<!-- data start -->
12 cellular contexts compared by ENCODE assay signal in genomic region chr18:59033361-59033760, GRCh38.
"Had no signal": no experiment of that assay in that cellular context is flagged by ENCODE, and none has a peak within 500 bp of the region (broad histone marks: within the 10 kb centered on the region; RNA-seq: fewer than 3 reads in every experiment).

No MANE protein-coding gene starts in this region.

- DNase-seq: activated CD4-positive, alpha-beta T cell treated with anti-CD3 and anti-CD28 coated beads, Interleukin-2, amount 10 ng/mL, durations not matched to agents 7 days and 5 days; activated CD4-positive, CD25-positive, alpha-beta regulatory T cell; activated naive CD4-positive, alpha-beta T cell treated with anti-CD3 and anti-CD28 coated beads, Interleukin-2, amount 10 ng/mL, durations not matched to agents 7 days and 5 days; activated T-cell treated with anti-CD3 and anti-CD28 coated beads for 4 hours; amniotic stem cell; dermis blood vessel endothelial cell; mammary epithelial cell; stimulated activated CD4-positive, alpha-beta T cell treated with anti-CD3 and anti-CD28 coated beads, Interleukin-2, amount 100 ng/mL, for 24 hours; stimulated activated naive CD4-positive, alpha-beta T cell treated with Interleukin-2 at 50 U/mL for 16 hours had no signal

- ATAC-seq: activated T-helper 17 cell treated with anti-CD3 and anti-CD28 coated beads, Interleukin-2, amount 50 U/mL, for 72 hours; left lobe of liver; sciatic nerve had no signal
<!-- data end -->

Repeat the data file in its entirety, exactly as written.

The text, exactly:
12 cellular contexts compared by ENCODE assay signal in genomic region chr18:59033361-59033760, GRCh38.
"Had no signal": no experiment of that assay in that cellular context is flagged by ENCODE, and none has a peak within 500 bp of the region (broad histone marks: within the 10 kb centered on the region; RNA-seq: fewer than 3 reads in every experiment).

No MANE protein-coding gene starts in this region.

- DNase-seq: activated CD4-positive, alpha-beta T cell treated with anti-CD3 and anti-CD28 coated beads, Interleukin-2, amount 10 ng/mL, durations not matched to agents 7 days and 5 days; activated CD4-positive, CD25-positive, alpha-beta regulatory T cell; activated naive CD4-positive, alpha-beta T cell treated with anti-CD3 and anti-CD28 coated beads, Interleukin-2, amount 10 ng/mL, durations not matched to agents 7 days and 5 days; activated T-cell treated with anti-CD3 and anti-CD28 coated beads for 4 hours; amniotic stem cell; dermis blood vessel endothelial cell; mammary epithelial cell; stimulated activated CD4-positive, alpha-beta T cell treated with anti-CD3 and anti-CD28 coated beads, Interleukin-2, amount 100 ng/mL, for 24 hours; stimulated activated naive CD4-positive, alpha-beta T cell treated with Interleukin-2 at 50 U/mL for 16 hours had no signal

- ATAC-seq: activated T-helper 17 cell treated with anti-CD3 and anti-CD28 coated beads, Interleukin-2, amount 50 U/mL, for 72 hours; left lobe of liver; sciatic nerve had no signal